Shabbat Parashat Bereshit | 5763
From the works of Hagaon Harav Shaul Yisraeli zt”l - The Conquests of David and Shlomo - From Eretz Hemdah I,4:8
[We continue, after a break for the chagim, our series on the boundaries of Eretz Yisrael.]
David Hamelech conquered Aram Tzova and Aram Damesek, and reached, to the north, the Euphrates River (Divrei Hayamim I, 18). These areas, known as Suria, had the status of kibush yachid (a private conquest), whose status we discussed elsewhere. We find also that David conquered the lands of Ammon and Moav (Shmuel II, 8, 10, 12). However, there is no Talmudic discussion about the status of these lands. Tosafot (Bava Batra 56a) assumes that only those areas that had previously been taken from Ammon and Moav by Sichon could be incorporated into Eretz Yisrael. The lands that Bnei Yisrael captured directly from Ammon and Moav did not become part of Eretz Yisrael.
What is the difference between the territory of Ammon and Moav and that of Suria? We can infer the distinction from the careful wording of Rashi (Sota 44b), that David fought against Aram Tzova “to add it on to Eretz Yisrael, and against its surroundings to receive tribute and taxes of servitude.” Since David did not have in mind to actually take possession of these surrounding areas, likely including Ammon and Moav, kedusha was not bestowed upon them. One can claim that even if taking charge in regard to levying taxes is considered conquest, that only creates sanctity of the Land within the original, halachic borders of Eretz Yisrael. According to the Ramban that the prohibition to conquer Ammon and Moav was a mitzva for all generations, David was halachically precluded from annexing these lands. Rashi apparently does not mean that David failed to incorporate the lands of Ammon and Moav due to halachic problems in taking them. This is apparent from the fact that he lumps together those lands with others in the area, regarding which there is no prohibition.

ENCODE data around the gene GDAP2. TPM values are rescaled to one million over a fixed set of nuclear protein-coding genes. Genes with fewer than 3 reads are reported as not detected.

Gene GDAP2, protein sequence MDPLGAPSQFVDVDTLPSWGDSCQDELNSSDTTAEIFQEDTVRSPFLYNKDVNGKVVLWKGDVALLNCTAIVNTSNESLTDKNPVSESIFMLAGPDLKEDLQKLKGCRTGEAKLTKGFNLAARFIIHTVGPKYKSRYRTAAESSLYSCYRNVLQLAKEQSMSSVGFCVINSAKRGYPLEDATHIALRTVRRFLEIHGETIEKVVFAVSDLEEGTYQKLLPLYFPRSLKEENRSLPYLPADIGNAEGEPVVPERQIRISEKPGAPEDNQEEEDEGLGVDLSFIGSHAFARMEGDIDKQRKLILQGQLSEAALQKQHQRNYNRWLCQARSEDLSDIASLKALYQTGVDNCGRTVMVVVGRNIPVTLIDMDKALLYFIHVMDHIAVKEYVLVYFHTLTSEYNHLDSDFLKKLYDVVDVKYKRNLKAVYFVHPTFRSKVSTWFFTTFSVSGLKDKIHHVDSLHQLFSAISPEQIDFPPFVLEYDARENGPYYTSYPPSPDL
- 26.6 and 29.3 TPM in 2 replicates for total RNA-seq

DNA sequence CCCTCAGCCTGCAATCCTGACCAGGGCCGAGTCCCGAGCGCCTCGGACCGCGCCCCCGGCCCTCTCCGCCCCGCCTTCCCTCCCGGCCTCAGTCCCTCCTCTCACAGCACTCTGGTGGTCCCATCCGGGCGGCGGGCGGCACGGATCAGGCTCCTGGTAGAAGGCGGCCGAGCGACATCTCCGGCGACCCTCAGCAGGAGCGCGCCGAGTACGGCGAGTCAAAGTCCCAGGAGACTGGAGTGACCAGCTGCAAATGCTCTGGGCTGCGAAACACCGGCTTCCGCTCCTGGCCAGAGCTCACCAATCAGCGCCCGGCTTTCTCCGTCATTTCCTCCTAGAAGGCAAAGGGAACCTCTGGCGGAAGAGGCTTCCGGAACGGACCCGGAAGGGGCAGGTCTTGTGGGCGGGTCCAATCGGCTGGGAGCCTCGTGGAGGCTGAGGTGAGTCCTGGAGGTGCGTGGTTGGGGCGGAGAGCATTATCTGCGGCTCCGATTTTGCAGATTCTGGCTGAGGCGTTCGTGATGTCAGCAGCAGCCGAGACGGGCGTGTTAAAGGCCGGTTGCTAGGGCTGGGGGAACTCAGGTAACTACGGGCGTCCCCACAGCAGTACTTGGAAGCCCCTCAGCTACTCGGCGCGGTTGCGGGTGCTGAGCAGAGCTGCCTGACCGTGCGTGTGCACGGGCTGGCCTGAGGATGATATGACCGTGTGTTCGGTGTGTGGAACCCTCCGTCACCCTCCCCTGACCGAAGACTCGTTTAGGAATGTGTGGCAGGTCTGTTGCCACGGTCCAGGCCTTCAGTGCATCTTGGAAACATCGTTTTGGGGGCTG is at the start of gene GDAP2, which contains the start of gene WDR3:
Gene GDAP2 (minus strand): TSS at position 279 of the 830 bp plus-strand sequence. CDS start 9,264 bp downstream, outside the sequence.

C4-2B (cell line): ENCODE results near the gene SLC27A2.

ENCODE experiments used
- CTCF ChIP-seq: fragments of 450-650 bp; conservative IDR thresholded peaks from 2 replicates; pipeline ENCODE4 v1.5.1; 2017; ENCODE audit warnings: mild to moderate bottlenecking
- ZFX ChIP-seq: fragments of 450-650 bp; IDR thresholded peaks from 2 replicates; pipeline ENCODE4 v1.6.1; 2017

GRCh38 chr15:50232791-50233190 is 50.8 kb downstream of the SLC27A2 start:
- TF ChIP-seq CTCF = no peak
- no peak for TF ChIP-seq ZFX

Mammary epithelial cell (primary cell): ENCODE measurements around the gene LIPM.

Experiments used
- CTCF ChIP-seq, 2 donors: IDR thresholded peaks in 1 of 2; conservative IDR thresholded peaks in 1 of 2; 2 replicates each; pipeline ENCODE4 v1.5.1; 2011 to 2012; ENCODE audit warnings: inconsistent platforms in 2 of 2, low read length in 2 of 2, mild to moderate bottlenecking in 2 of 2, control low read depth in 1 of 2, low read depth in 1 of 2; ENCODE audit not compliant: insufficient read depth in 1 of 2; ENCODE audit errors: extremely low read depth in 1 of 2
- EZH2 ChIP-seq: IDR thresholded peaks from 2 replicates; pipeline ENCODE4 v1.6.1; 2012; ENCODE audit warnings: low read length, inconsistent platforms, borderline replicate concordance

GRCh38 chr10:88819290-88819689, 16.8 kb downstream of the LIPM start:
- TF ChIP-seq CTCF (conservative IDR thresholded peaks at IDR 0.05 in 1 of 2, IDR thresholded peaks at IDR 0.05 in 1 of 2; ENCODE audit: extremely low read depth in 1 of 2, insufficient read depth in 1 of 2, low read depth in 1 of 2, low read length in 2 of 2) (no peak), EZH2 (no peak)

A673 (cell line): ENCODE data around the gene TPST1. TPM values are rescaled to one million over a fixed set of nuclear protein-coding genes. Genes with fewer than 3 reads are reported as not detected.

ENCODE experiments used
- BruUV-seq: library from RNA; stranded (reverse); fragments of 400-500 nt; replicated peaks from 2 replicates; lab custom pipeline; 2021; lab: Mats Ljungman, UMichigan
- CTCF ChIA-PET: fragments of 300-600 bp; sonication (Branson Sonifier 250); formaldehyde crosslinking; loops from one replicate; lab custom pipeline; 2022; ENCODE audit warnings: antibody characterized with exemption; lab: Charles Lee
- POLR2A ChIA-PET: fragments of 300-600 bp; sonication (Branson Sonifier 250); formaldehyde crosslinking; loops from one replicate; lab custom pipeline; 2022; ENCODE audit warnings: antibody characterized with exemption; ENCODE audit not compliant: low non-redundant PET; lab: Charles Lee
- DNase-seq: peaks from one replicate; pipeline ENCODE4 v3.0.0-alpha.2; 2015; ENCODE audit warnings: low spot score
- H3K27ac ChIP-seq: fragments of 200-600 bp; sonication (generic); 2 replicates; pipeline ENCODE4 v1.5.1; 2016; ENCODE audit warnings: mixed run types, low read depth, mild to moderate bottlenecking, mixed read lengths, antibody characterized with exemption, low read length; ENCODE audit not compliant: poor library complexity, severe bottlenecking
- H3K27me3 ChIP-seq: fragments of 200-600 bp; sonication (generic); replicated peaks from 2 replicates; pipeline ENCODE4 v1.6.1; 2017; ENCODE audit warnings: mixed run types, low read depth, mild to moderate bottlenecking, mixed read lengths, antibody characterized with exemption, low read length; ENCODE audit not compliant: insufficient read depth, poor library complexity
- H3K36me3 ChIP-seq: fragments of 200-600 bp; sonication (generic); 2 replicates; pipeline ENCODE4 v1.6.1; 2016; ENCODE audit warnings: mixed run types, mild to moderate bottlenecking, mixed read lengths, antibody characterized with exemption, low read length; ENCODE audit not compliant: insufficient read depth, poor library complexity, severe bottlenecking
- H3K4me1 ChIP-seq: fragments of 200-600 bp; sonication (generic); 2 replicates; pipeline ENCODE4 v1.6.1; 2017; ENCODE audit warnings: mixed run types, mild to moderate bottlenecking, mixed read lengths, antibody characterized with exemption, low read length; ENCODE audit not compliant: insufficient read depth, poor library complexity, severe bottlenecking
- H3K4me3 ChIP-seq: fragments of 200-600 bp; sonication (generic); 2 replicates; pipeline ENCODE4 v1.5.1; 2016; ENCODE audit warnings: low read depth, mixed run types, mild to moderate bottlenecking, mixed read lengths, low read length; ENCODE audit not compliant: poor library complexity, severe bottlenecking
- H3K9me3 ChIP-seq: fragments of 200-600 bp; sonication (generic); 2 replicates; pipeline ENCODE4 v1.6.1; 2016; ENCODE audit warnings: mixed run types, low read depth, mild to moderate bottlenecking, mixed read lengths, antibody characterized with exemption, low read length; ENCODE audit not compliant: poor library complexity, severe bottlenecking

There isn’t explicit mention in Tanach about whether David or Shlomo conquered areas south of the Masei borders. It appears from the lack of Talmudic discussion on the matter that no lands in that area were incorporated. However, this can possibly be explained by the fact that there were areas of northeastern Eretz Yisrael which were never conquered. According to the opinion that conquest of land outside Eretz Yisrael proper is possible only after all of Eretz Yisrael has been secured, it would have been halachically impossible for this area to be incorporated into Eretz Yisrael.
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